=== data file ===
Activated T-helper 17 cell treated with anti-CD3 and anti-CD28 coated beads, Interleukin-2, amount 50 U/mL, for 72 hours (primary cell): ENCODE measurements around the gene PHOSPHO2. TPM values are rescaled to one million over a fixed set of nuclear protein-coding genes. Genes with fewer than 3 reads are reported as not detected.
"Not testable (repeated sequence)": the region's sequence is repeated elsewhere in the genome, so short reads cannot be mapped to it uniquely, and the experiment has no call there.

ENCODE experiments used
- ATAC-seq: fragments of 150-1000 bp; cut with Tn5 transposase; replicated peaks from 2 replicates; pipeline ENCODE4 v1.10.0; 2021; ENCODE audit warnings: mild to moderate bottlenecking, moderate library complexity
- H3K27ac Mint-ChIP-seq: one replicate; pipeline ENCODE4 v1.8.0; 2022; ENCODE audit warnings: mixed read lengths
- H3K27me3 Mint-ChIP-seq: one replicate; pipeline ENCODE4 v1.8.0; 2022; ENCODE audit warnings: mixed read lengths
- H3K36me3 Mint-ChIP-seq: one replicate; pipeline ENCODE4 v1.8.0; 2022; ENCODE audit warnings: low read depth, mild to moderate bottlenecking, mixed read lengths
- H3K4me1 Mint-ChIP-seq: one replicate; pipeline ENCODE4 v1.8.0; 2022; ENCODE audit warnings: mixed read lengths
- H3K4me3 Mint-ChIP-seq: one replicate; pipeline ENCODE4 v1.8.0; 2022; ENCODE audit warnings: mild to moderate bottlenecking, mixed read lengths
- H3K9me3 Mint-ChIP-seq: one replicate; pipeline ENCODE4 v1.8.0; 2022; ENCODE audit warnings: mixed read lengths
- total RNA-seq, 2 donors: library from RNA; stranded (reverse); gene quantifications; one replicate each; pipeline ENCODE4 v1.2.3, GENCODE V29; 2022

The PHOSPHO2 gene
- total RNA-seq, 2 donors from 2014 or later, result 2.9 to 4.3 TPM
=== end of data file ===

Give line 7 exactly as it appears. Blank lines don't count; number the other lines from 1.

- H3K36me3 Mint-ChIP-seq: one replicate; pipeline ENCODE4 v1.8.0; 2022; ENCODE audit warnings: low read depth, mild to moderate bottlenecking, mixed read lengths